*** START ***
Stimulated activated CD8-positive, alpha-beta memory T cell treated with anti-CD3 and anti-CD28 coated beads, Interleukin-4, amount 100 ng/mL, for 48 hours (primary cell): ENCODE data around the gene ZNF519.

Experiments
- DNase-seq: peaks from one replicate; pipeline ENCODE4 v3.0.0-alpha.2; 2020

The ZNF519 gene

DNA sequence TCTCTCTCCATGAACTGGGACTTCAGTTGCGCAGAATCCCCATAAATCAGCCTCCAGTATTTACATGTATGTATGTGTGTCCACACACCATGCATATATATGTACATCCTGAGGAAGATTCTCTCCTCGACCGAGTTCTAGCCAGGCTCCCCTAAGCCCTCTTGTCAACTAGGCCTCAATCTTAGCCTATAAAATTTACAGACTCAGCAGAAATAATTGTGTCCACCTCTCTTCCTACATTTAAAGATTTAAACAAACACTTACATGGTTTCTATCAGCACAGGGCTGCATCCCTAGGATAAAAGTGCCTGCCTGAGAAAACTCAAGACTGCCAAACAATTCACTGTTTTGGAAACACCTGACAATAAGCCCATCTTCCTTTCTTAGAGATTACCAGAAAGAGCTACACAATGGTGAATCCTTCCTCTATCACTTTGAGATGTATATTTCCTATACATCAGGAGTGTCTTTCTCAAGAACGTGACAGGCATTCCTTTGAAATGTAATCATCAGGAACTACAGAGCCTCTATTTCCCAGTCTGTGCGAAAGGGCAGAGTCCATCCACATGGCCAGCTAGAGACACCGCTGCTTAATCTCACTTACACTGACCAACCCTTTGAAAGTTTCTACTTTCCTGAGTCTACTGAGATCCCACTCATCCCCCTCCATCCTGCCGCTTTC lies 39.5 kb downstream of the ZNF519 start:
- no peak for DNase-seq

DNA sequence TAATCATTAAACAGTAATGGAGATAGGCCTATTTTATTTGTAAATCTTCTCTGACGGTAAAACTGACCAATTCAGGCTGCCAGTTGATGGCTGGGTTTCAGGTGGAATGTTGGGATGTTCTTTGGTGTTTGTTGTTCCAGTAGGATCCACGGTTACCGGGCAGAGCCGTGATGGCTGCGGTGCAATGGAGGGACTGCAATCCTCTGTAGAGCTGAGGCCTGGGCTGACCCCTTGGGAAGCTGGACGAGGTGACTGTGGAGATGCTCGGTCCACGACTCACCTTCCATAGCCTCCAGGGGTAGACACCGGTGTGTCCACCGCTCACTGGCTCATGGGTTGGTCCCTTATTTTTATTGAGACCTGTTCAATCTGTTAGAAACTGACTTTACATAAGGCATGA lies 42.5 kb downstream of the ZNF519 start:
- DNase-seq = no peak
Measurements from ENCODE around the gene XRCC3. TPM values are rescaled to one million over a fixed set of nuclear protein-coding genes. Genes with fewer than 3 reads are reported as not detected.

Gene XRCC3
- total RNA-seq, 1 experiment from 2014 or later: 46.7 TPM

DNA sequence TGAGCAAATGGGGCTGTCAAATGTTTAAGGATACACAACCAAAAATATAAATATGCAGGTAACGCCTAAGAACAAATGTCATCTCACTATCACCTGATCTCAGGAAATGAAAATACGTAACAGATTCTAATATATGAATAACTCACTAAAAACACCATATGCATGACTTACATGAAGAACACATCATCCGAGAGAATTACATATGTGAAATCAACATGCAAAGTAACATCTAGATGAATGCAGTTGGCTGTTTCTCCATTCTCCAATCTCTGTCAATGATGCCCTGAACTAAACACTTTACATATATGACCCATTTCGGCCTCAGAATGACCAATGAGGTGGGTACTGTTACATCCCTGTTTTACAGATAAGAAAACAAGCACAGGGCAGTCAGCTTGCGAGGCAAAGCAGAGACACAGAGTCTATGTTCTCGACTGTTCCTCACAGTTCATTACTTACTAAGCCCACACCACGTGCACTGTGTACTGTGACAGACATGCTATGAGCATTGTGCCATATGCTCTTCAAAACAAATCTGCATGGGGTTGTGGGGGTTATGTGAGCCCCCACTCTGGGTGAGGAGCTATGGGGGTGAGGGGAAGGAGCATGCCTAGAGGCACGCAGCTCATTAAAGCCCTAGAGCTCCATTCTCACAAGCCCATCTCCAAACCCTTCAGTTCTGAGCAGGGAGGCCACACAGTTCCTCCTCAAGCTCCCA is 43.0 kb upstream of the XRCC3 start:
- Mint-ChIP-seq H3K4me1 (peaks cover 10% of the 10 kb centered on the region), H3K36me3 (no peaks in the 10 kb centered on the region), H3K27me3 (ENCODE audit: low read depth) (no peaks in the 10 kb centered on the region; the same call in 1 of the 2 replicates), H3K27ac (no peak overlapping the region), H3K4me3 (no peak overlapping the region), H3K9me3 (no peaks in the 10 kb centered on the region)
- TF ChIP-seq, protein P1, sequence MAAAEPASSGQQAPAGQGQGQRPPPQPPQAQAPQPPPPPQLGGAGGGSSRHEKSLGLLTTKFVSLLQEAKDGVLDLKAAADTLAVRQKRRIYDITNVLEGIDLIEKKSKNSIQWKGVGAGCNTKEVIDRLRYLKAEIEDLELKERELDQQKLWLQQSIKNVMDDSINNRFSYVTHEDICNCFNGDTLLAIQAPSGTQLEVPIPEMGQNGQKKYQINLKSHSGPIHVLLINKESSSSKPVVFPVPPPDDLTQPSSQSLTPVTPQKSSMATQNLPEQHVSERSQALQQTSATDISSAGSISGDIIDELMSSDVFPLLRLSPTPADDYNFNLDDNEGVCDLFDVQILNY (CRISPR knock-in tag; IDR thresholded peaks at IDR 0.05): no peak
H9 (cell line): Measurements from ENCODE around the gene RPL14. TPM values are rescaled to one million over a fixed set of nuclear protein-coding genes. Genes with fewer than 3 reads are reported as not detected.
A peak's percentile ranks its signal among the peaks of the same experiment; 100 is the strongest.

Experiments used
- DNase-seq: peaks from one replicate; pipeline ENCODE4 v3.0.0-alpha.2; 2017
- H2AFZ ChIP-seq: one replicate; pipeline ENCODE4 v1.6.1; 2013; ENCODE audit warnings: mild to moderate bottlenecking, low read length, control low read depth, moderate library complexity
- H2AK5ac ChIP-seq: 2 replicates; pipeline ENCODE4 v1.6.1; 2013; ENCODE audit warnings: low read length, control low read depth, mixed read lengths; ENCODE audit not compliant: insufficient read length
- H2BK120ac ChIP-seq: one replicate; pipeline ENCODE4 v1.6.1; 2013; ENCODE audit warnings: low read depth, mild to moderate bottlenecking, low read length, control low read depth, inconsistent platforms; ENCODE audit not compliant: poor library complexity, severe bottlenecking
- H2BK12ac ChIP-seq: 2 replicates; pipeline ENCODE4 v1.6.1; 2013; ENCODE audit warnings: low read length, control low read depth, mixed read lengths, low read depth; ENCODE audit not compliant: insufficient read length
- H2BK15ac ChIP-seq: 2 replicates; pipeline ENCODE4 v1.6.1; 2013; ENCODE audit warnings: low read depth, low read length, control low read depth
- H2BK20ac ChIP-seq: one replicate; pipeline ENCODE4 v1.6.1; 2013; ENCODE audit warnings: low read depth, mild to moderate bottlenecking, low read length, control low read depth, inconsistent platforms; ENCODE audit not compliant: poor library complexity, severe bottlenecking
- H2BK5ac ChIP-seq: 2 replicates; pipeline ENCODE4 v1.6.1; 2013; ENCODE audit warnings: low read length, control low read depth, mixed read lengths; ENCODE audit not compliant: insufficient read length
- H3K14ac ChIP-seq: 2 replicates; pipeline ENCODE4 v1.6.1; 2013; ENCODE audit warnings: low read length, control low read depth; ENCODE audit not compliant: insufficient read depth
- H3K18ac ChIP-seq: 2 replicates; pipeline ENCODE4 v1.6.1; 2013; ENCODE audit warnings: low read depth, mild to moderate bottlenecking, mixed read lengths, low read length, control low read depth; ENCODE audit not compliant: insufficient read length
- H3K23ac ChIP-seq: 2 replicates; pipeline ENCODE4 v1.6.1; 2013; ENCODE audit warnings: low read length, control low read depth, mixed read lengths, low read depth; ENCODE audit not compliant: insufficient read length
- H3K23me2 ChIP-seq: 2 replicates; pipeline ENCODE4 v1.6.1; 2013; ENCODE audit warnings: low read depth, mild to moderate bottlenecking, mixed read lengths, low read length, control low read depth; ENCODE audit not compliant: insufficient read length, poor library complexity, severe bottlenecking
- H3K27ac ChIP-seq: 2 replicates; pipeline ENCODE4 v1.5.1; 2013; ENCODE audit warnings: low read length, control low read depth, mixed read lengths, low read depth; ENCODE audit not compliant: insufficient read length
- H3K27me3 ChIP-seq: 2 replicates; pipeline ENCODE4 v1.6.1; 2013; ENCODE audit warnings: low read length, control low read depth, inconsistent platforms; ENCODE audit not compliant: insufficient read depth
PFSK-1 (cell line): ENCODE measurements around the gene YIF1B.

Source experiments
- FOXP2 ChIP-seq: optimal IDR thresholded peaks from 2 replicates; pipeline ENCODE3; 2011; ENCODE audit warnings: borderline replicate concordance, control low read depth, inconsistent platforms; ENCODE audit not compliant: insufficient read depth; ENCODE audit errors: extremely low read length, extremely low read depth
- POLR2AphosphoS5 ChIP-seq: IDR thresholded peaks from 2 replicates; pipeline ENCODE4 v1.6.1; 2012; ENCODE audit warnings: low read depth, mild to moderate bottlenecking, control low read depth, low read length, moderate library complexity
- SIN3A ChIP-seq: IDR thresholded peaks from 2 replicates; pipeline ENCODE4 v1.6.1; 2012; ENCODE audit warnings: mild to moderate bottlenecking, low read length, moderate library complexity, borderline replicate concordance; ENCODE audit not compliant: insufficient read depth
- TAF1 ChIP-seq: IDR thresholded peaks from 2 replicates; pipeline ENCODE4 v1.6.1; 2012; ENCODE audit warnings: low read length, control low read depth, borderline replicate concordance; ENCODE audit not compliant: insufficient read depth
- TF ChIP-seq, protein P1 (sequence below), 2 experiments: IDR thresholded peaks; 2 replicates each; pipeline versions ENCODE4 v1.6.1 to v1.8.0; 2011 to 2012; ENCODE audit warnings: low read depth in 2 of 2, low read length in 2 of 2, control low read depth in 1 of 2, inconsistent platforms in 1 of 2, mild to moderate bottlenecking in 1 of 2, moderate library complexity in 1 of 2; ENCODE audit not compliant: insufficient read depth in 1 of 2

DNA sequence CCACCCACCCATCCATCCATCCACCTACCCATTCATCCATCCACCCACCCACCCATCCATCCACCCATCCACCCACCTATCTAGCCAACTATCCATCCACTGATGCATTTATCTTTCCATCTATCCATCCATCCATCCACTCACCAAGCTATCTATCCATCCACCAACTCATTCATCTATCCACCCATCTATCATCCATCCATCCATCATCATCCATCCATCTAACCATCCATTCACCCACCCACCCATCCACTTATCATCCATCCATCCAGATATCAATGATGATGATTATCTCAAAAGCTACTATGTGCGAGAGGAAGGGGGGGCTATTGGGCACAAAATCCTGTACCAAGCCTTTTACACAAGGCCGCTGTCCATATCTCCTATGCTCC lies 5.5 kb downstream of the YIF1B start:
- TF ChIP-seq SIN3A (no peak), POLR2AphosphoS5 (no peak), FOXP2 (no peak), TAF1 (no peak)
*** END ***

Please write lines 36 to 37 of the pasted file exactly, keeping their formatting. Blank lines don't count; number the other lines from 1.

- SIN3A ChIP-seq: IDR thresholded peaks from 2 replicates; pipeline ENCODE4 v1.6.1; 2012; ENCODE audit warnings: mild to moderate bottlenecking, low read length, moderate library complexity, borderline replicate concordance; ENCODE audit not compliant: insufficient read depth
- TAF1 ChIP-seq: IDR thresholded peaks from 2 replicates; pipeline ENCODE4 v1.6.1; 2012; ENCODE audit warnings: low read length, control low read depth, borderline replicate concordance; ENCODE audit not compliant: insufficient read depth